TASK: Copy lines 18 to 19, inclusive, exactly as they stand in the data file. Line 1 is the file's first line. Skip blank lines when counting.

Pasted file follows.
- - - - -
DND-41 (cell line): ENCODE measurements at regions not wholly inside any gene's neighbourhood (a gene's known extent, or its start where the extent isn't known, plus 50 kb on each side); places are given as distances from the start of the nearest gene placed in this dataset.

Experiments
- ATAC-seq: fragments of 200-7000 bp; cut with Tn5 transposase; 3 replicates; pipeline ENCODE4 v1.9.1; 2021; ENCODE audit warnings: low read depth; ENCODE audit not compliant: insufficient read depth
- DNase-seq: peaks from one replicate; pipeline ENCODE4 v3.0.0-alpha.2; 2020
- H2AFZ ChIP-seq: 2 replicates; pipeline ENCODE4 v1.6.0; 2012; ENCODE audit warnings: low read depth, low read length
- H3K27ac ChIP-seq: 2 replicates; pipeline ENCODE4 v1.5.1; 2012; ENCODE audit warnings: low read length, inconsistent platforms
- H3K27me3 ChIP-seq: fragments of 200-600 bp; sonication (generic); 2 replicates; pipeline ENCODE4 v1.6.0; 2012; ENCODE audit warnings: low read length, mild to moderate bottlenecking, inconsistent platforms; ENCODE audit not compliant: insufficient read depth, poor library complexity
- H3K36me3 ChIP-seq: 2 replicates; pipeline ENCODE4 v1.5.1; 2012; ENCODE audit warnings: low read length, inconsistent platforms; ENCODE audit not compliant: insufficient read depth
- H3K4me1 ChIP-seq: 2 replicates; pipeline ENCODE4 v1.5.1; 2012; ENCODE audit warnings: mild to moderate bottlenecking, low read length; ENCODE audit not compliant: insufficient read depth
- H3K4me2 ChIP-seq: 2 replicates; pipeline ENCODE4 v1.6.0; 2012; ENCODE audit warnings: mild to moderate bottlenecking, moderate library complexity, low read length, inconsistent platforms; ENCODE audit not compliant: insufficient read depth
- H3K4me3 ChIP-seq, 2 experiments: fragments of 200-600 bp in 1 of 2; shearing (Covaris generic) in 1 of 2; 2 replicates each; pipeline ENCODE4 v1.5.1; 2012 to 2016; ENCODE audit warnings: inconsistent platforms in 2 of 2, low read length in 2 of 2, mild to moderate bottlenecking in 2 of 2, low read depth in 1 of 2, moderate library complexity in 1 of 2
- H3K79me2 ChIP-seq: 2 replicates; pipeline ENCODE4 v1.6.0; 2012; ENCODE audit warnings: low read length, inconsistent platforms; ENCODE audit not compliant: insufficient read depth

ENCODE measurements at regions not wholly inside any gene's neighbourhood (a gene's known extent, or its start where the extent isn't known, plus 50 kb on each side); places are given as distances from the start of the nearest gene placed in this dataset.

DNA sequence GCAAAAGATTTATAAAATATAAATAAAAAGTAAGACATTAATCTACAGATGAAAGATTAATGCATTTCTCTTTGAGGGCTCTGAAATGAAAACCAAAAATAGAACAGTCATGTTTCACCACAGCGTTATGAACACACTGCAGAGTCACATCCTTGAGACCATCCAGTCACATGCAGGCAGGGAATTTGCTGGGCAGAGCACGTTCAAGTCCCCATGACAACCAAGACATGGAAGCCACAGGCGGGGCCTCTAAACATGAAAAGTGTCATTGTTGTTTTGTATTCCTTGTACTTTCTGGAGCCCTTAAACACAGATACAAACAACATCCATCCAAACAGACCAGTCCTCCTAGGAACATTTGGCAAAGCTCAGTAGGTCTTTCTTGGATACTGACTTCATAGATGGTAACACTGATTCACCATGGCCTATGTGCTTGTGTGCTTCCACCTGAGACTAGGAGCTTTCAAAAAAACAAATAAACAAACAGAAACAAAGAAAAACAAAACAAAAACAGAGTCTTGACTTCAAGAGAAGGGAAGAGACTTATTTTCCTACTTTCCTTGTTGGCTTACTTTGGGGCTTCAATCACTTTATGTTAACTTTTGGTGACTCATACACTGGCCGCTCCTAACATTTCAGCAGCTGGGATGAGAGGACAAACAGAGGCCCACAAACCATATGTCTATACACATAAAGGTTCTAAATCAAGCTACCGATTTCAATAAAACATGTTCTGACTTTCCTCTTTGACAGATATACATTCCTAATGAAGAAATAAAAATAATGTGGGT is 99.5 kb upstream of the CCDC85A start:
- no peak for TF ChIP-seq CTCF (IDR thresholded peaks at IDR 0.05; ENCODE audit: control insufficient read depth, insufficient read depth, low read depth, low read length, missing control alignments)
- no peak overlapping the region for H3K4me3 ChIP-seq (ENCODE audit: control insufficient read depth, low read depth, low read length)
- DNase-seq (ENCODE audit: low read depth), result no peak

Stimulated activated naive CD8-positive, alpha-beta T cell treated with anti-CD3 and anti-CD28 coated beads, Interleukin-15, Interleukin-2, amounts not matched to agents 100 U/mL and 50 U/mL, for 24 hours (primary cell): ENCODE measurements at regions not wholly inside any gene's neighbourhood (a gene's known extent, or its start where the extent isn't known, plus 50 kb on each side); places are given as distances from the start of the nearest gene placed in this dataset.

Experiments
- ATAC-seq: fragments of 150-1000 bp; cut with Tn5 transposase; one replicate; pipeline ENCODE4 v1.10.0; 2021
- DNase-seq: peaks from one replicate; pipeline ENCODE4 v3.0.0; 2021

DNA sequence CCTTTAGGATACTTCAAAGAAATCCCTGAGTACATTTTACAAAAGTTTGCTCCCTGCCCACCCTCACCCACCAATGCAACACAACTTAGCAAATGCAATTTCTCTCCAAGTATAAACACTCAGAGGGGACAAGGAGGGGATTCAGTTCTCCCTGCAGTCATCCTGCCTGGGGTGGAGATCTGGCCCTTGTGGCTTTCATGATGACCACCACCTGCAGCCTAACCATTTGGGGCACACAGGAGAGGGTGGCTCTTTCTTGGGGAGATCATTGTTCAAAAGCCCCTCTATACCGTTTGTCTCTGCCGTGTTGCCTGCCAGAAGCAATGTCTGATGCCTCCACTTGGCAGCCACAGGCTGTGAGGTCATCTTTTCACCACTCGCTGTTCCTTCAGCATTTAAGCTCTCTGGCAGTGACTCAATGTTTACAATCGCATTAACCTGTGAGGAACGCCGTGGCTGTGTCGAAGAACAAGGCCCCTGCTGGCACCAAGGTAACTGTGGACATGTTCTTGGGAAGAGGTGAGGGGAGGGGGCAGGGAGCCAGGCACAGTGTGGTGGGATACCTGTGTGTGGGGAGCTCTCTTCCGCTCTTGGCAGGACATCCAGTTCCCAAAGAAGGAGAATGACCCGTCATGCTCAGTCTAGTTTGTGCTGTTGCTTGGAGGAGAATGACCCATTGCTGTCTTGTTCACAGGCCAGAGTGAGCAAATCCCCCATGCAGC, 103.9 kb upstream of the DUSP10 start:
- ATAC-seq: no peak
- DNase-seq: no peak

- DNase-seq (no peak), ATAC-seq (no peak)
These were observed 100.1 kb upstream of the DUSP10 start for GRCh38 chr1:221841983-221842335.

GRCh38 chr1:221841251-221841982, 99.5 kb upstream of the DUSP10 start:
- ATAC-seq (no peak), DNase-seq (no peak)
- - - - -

Stimulated activated naive CD8-positive, alpha-beta T cell treated with anti-CD3 and anti-CD28 coated beads, Interleukin-15, Interleukin-2, amounts not matched to agents 100 U/mL and 50 U/mL, for 24 hours (primary cell): ENCODE measurements at regions not wholly inside any gene's neighbourhood (a gene's known extent, or its start where the extent isn't known, plus 50 kb on each side); places are given as distances from the start of the nearest gene placed in this dataset.

Experiments